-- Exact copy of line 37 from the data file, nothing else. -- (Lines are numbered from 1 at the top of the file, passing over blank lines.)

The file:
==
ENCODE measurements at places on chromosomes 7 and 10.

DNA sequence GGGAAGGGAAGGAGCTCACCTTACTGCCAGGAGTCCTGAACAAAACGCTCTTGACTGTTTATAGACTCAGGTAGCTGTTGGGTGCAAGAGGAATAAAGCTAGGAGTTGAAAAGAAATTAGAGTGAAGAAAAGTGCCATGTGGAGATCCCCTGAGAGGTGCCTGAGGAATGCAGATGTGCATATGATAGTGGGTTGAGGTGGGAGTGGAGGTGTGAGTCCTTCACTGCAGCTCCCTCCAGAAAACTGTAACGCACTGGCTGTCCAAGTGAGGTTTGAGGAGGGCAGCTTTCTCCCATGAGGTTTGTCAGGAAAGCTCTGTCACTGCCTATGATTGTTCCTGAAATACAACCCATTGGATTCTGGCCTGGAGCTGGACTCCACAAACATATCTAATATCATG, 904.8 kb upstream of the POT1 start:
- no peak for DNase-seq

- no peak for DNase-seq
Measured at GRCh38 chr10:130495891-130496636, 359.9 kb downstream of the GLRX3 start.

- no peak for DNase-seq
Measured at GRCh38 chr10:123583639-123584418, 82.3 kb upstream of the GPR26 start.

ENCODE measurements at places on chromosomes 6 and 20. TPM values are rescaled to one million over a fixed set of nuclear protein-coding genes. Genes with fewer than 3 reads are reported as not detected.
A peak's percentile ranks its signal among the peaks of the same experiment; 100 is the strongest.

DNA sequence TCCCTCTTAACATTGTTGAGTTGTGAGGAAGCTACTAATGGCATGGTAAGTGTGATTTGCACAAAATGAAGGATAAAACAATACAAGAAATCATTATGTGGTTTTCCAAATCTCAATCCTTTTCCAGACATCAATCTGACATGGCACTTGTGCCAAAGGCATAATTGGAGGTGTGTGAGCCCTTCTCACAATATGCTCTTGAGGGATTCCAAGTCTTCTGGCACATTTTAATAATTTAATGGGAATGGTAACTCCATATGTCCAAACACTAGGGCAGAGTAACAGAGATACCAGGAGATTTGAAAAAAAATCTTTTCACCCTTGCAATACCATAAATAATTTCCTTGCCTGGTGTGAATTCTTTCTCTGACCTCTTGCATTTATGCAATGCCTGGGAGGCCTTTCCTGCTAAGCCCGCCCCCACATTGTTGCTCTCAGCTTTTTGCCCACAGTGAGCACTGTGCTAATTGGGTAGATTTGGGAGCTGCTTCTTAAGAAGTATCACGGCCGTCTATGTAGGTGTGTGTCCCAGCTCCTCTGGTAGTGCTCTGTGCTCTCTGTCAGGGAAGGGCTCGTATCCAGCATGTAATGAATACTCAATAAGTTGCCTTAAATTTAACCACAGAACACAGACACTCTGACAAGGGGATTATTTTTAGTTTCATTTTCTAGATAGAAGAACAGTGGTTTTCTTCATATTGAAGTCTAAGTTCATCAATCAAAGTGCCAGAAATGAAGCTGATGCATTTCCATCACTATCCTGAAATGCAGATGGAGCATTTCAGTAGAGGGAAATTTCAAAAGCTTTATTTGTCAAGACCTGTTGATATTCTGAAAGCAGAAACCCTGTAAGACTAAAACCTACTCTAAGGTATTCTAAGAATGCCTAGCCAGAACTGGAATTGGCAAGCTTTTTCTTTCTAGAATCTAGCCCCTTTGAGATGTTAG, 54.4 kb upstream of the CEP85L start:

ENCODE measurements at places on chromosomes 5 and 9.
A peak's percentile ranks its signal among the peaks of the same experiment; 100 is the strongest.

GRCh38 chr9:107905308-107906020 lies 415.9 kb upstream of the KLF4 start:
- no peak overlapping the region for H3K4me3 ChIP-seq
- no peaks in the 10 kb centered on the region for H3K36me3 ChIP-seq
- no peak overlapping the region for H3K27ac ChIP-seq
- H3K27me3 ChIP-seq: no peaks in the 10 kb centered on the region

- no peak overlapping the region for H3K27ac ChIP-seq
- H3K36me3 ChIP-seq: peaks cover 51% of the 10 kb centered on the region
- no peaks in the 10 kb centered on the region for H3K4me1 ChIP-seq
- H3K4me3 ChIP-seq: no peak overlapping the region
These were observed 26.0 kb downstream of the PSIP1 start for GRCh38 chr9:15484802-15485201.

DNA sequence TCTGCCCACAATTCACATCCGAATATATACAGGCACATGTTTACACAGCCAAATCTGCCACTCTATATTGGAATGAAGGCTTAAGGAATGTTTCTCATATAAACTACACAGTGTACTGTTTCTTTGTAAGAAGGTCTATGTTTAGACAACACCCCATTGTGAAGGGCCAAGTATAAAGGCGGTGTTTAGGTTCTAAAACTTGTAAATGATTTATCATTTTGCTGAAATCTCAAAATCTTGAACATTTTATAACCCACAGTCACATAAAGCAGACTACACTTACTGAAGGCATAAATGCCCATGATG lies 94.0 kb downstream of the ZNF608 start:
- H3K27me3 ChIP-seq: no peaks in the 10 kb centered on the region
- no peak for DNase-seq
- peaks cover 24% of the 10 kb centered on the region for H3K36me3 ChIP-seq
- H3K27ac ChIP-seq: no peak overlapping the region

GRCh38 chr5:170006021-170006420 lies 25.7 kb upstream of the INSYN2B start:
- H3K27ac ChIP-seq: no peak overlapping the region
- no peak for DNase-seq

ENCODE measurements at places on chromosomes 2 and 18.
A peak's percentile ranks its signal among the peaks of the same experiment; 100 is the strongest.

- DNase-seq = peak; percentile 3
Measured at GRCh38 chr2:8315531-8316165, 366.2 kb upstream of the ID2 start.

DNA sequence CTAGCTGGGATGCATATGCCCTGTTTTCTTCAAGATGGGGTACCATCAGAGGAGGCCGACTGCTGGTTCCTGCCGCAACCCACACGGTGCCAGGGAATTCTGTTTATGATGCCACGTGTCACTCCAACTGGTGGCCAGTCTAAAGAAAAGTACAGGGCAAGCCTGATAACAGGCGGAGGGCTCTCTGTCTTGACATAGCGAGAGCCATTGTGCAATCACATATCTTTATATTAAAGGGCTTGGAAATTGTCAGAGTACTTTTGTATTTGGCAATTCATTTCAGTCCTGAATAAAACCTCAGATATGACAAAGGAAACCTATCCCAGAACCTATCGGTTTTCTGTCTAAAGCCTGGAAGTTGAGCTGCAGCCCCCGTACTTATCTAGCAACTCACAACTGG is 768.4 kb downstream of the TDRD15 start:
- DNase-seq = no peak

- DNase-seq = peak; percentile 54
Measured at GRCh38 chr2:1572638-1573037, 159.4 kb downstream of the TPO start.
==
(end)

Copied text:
- DNase-seq = peak; percentile 54